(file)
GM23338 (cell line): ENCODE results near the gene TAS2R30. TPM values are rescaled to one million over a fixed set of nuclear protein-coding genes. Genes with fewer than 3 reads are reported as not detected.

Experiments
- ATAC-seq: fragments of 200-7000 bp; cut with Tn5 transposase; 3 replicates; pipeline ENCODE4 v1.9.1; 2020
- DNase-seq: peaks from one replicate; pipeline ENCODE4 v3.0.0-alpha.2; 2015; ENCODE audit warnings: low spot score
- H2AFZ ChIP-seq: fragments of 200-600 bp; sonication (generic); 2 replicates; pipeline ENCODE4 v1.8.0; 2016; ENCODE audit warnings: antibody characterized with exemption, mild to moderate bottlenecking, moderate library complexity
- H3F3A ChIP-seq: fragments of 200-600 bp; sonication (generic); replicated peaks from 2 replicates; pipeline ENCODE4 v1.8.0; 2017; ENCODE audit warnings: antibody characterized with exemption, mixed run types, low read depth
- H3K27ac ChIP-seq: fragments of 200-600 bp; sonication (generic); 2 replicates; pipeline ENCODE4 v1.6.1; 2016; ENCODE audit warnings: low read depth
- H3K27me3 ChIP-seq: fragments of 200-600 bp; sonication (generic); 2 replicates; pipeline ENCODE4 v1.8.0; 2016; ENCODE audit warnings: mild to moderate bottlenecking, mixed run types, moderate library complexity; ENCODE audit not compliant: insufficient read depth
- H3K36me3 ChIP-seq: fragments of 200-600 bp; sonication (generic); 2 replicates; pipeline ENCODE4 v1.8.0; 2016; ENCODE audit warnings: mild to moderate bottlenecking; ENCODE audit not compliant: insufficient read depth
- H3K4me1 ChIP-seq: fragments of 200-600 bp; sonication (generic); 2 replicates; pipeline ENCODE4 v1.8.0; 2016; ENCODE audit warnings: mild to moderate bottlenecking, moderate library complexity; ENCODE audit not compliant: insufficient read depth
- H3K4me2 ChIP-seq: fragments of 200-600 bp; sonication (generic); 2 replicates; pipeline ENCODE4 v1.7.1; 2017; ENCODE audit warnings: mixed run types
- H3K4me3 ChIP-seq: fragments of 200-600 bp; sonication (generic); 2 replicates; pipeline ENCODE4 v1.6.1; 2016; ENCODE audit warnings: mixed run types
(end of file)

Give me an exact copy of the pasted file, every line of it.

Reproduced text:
GM23338 (cell line): ENCODE results near the gene TAS2R30. TPM values are rescaled to one million over a fixed set of nuclear protein-coding genes. Genes with fewer than 3 reads are reported as not detected.

Experiments
- ATAC-seq: fragments of 200-7000 bp; cut with Tn5 transposase; 3 replicates; pipeline ENCODE4 v1.9.1; 2020
- DNase-seq: peaks from one replicate; pipeline ENCODE4 v3.0.0-alpha.2; 2015; ENCODE audit warnings: low spot score
- H2AFZ ChIP-seq: fragments of 200-600 bp; sonication (generic); 2 replicates; pipeline ENCODE4 v1.8.0; 2016; ENCODE audit warnings: antibody characterized with exemption, mild to moderate bottlenecking, moderate library complexity
- H3F3A ChIP-seq: fragments of 200-600 bp; sonication (generic); replicated peaks from 2 replicates; pipeline ENCODE4 v1.8.0; 2017; ENCODE audit warnings: antibody characterized with exemption, mixed run types, low read depth
- H3K27ac ChIP-seq: fragments of 200-600 bp; sonication (generic); 2 replicates; pipeline ENCODE4 v1.6.1; 2016; ENCODE audit warnings: low read depth
- H3K27me3 ChIP-seq: fragments of 200-600 bp; sonication (generic); 2 replicates; pipeline ENCODE4 v1.8.0; 2016; ENCODE audit warnings: mild to moderate bottlenecking, mixed run types, moderate library complexity; ENCODE audit not compliant: insufficient read depth
- H3K36me3 ChIP-seq: fragments of 200-600 bp; sonication (generic); 2 replicates; pipeline ENCODE4 v1.8.0; 2016; ENCODE audit warnings: mild to moderate bottlenecking; ENCODE audit not compliant: insufficient read depth
- H3K4me1 ChIP-seq: fragments of 200-600 bp; sonication (generic); 2 replicates; pipeline ENCODE4 v1.8.0; 2016; ENCODE audit warnings: mild to moderate bottlenecking, moderate library complexity; ENCODE audit not compliant: insufficient read depth
- H3K4me2 ChIP-seq: fragments of 200-600 bp; sonication (generic); 2 replicates; pipeline ENCODE4 v1.7.1; 2017; ENCODE audit warnings: mixed run types
- H3K4me3 ChIP-seq: fragments of 200-600 bp; sonication (generic); 2 replicates; pipeline ENCODE4 v1.6.1; 2016; ENCODE audit warnings: mixed run types